Words by Ethan StonePhotos courtesy Shahn Hughes/Ally The offices of Ally Distribution are located inauspiciously in a quiet, unpretentious neighborhood in Portland, Oregon. An auto shop lies across the street and the local grocery store is around the corner, and by outward appearance alone, Ally might as well be a garage or a sleepy dentist's office. But it's not - it's the heart of an international distribution network for action sports videos.Having followed a telltale path of stickered cars to Ally's front door, I make my way inside. The office staff is chilling - it's a Friday afternoon and everyone's ready for the weekend. The offices are stickered and postered to excess, seemingly every corner hosts a TV and at least one recliner, and the garage serves as a makeshift theatre, although it's currently the temporary production center for the endlessly creative project called ir77, a snowboard DVD that comes with a book (or a snowboard book that comes with a DVD, depending on how you look at it). Lukas Huffman and friends have been hard at work here all summer hand-assembling each ir77 package.
Hand-producing ir77. After working for a Fox Sports Net TV show called “Extreme 16,” Matt Hellums started Ally with a friend in 2001. At “Extreme 16,” Matt had helped re-edit action sports movies into half-hour TV spots, and the small filmmakers he worked with were constantly disappointed with their distribution. “They didn't feel like they trusted them,” Matt says.So in the garage of his house in Clackamas, Oregon he founded Ally, a company built around supporting the small filmmakers who keep us stoked for the winter and other people stoked for summer. “The vision I had for a distribution company is kind of like a co-op,” Matt says. “We all make DVDs, we all buy ads to advertise our movies-we all do a lot of the same things. If as a group we could come together as a group and get better pricing on all these services, it'd be fantastic.”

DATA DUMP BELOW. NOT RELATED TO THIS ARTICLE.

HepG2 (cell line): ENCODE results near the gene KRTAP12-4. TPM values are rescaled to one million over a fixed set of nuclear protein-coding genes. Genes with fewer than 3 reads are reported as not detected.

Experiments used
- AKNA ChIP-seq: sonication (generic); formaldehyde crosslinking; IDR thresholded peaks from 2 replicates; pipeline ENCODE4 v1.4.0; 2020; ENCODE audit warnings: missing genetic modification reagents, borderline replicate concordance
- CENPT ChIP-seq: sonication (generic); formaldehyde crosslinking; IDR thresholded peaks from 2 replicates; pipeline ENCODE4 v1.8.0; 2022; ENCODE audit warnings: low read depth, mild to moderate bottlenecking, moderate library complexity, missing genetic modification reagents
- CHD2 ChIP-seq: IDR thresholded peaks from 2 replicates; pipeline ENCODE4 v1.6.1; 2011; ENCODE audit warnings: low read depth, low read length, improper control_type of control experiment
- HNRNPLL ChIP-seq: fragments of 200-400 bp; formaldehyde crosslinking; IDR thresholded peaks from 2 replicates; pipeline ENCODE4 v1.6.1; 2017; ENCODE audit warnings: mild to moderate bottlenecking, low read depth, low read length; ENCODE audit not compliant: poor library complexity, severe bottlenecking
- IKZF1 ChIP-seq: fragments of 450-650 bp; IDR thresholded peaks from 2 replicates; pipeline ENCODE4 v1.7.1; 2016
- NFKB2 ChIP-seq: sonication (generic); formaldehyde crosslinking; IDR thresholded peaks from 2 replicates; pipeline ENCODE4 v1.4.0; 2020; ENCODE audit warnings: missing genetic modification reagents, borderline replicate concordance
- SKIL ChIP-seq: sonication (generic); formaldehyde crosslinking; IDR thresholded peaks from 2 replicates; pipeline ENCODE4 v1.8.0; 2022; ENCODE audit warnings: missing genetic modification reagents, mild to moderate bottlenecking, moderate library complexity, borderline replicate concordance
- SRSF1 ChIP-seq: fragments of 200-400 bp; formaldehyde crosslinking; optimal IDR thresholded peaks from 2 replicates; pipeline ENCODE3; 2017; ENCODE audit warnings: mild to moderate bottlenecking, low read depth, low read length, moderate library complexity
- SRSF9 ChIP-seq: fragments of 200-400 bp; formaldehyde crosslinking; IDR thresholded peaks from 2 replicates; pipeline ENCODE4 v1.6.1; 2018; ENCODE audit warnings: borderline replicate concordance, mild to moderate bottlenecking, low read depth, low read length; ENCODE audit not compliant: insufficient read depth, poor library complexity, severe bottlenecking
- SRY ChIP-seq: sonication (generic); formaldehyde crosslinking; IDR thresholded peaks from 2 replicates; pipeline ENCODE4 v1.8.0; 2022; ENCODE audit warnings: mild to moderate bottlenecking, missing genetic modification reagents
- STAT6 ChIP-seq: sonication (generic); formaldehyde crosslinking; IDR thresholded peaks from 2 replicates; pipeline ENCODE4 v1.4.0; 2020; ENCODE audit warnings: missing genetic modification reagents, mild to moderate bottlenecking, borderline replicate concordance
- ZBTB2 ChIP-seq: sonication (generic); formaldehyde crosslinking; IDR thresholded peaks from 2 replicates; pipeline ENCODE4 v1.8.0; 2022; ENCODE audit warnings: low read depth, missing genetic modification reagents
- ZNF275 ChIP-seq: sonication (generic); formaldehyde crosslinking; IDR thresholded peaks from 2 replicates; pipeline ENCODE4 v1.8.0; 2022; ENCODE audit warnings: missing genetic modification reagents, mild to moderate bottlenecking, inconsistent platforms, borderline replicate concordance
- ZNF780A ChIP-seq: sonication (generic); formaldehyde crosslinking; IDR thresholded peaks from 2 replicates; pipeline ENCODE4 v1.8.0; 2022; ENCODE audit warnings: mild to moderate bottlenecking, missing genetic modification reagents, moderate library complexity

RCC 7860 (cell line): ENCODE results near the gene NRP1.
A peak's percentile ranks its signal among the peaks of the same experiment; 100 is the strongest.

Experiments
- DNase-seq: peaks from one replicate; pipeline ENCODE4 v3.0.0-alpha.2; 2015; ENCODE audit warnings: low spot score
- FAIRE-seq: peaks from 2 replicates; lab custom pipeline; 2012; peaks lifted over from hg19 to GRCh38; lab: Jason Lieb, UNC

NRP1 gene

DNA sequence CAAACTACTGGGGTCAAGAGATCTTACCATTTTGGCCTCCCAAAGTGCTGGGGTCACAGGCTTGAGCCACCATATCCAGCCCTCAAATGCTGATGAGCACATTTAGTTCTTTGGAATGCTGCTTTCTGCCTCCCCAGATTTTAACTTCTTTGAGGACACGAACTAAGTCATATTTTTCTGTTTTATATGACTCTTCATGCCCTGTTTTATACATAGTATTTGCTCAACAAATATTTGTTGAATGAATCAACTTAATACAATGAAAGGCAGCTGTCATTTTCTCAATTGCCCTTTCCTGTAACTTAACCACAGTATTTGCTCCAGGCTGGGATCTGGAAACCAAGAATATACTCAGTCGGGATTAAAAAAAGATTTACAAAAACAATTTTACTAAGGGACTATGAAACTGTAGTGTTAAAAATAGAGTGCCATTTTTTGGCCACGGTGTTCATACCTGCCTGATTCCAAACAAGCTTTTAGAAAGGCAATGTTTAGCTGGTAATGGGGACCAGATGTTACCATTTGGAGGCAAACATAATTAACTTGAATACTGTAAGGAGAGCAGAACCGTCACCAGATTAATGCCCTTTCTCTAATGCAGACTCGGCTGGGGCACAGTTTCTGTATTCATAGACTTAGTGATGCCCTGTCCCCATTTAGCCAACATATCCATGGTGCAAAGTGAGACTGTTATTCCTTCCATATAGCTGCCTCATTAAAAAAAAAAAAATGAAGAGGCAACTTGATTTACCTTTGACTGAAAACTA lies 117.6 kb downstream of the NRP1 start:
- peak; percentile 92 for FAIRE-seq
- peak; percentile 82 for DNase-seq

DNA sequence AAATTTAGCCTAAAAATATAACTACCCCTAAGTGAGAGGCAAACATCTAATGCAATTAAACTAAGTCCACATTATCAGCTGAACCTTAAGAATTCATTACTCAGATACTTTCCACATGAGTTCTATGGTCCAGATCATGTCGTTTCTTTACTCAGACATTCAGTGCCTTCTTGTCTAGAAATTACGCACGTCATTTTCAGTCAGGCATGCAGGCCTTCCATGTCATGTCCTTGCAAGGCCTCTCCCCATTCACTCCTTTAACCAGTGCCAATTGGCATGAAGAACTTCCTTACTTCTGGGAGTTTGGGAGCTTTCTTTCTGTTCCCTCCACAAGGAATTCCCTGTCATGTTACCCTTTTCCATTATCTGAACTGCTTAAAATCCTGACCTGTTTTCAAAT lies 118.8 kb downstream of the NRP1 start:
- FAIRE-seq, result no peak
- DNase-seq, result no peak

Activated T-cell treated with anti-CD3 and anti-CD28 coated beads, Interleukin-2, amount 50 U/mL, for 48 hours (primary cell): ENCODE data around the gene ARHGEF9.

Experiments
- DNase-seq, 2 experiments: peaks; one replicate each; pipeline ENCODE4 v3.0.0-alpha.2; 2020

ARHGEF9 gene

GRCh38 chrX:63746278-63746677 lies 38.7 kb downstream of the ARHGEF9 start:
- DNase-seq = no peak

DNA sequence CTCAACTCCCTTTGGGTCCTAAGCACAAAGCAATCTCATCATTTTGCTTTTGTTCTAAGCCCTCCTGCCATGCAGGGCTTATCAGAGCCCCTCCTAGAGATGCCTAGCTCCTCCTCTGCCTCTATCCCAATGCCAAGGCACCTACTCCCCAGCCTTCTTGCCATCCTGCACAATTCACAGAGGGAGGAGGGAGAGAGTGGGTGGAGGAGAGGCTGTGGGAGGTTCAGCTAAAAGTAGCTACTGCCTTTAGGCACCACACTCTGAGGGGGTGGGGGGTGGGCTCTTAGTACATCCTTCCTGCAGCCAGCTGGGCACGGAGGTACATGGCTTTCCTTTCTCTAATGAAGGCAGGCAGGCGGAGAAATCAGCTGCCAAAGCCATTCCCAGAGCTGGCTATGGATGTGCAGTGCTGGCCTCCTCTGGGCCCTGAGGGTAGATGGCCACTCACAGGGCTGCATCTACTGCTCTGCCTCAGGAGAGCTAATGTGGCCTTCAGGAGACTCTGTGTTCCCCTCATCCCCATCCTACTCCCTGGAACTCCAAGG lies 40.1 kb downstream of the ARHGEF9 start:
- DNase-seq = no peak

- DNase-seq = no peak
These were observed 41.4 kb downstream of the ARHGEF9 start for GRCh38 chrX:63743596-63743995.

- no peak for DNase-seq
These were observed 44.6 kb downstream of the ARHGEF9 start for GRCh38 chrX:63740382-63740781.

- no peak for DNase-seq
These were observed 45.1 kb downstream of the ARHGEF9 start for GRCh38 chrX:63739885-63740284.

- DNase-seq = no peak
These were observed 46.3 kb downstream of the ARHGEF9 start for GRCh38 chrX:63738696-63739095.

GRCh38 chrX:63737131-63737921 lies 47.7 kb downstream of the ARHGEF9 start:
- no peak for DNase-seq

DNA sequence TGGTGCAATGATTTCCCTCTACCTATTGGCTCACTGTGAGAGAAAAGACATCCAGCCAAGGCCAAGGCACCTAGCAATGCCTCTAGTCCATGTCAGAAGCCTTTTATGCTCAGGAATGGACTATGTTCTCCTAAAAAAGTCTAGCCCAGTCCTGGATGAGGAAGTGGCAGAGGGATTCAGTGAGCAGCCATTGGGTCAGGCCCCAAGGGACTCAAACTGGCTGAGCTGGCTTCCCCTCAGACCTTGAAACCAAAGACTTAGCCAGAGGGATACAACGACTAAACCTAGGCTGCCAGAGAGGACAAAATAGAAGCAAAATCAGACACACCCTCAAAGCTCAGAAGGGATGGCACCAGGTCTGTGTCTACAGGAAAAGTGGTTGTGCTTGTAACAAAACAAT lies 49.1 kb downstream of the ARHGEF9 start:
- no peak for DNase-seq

This photo is from a DVD reproduction facility Ally works with in California, and that is That. I thought that distribution companies only "distribute" movies – hawk them to shops, slash 'em online and whatnot. But they also often help film companies reproduce their DVDs or coordinate advertising.
For the ASR show in San Diego last spring (like skiing's SIA in Vegas, but for surf and skate companies) Ally made these stickers promoting the films they distribute. Then they got a fat stack of one-dollar bills from the bank, applied the stickers, and handed them out at the show.The crew at Ally are all chill, and everyone has a background in one sport or another. "If we're going to hire someone, we're going to hire someone who we know and who've been around," Matt says. Ally's ski guy, Shahn Hughes, is a Mt. Hood local who filmed and skied with Sammy Carlson and Eric Pollard before they were ski-town household names under the moniker White Salmon Productions. If you ever come across one of these movies watch it, it's a classic.Ally's approach has helped the company dominate the snowboard film market for years, and after only two years in skiing they've amassed a sizable part of the ski market -Teton Gravity Research, Matchstick, Poor Boyz and Level 1 Productions are all Ally patrons. Long story short, whether you're a shop selling DVDs, a film company making them, or a skier buying them, Ally Distribution is on your side.